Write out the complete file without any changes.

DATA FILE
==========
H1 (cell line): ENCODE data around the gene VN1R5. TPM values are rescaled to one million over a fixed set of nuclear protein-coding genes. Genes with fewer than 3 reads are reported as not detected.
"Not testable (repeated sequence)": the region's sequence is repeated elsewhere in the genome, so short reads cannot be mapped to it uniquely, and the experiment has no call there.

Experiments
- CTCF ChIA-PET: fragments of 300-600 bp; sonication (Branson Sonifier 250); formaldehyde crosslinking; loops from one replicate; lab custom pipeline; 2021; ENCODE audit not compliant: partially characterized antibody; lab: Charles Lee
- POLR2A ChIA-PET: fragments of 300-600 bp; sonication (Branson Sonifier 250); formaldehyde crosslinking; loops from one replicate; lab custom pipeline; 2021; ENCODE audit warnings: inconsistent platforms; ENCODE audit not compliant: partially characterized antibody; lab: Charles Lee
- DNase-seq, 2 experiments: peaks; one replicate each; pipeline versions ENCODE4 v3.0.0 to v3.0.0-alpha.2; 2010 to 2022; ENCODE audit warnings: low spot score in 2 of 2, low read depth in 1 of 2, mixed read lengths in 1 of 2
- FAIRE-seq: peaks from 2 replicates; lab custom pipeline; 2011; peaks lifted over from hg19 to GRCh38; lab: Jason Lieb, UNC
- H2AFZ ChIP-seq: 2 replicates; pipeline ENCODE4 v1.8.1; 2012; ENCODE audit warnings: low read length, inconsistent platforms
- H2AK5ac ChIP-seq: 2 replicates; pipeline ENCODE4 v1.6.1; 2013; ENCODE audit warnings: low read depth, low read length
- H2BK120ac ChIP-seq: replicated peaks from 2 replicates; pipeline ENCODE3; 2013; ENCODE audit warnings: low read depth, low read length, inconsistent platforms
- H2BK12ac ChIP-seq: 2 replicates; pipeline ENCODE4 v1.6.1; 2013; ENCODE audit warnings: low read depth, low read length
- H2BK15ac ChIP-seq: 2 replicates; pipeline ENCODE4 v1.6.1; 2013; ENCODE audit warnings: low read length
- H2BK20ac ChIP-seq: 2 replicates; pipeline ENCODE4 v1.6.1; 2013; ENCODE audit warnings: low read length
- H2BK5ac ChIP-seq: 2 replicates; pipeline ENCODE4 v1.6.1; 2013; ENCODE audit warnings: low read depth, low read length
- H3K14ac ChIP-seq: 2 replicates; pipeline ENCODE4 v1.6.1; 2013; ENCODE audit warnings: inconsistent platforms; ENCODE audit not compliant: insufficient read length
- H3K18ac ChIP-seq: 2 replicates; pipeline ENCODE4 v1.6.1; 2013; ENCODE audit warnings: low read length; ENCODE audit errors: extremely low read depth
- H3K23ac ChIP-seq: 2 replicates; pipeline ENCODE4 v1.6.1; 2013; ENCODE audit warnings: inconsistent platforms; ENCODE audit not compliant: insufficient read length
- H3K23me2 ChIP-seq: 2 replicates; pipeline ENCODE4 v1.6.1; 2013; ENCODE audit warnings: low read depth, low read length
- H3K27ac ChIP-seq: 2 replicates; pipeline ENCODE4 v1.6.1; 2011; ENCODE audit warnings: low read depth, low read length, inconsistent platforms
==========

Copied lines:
H1 (cell line): ENCODE data around the gene VN1R5. TPM values are rescaled to one million over a fixed set of nuclear protein-coding genes. Genes with fewer than 3 reads are reported as not detected.
"Not testable (repeated sequence)": the region's sequence is repeated elsewhere in the genome, so short reads cannot be mapped to it uniquely, and the experiment has no call there.

Experiments
- CTCF ChIA-PET: fragments of 300-600 bp; sonication (Branson Sonifier 250); formaldehyde crosslinking; loops from one replicate; lab custom pipeline; 2021; ENCODE audit not compliant: partially characterized antibody; lab: Charles Lee
- POLR2A ChIA-PET: fragments of 300-600 bp; sonication (Branson Sonifier 250); formaldehyde crosslinking; loops from one replicate; lab custom pipeline; 2021; ENCODE audit warnings: inconsistent platforms; ENCODE audit not compliant: partially characterized antibody; lab: Charles Lee
- DNase-seq, 2 experiments: peaks; one replicate each; pipeline versions ENCODE4 v3.0.0 to v3.0.0-alpha.2; 2010 to 2022; ENCODE audit warnings: low spot score in 2 of 2, low read depth in 1 of 2, mixed read lengths in 1 of 2
- FAIRE-seq: peaks from 2 replicates; lab custom pipeline; 2011; peaks lifted over from hg19 to GRCh38; lab: Jason Lieb, UNC
- H2AFZ ChIP-seq: 2 replicates; pipeline ENCODE4 v1.8.1; 2012; ENCODE audit warnings: low read length, inconsistent platforms
- H2AK5ac ChIP-seq: 2 replicates; pipeline ENCODE4 v1.6.1; 2013; ENCODE audit warnings: low read depth, low read length
- H2BK120ac ChIP-seq: replicated peaks from 2 replicates; pipeline ENCODE3; 2013; ENCODE audit warnings: low read depth, low read length, inconsistent platforms
- H2BK12ac ChIP-seq: 2 replicates; pipeline ENCODE4 v1.6.1; 2013; ENCODE audit warnings: low read depth, low read length
- H2BK15ac ChIP-seq: 2 replicates; pipeline ENCODE4 v1.6.1; 2013; ENCODE audit warnings: low read length
- H2BK20ac ChIP-seq: 2 replicates; pipeline ENCODE4 v1.6.1; 2013; ENCODE audit warnings: low read length
- H2BK5ac ChIP-seq: 2 replicates; pipeline ENCODE4 v1.6.1; 2013; ENCODE audit warnings: low read depth, low read length
- H3K14ac ChIP-seq: 2 replicates; pipeline ENCODE4 v1.6.1; 2013; ENCODE audit warnings: inconsistent platforms; ENCODE audit not compliant: insufficient read length
- H3K18ac ChIP-seq: 2 replicates; pipeline ENCODE4 v1.6.1; 2013; ENCODE audit warnings: low read length; ENCODE audit errors: extremely low read depth
- H3K23ac ChIP-seq: 2 replicates; pipeline ENCODE4 v1.6.1; 2013; ENCODE audit warnings: inconsistent platforms; ENCODE audit not compliant: insufficient read length
- H3K23me2 ChIP-seq: 2 replicates; pipeline ENCODE4 v1.6.1; 2013; ENCODE audit warnings: low read depth, low read length
- H3K27ac ChIP-seq: 2 replicates; pipeline ENCODE4 v1.6.1; 2011; ENCODE audit warnings: low read depth, low read length, inconsistent platforms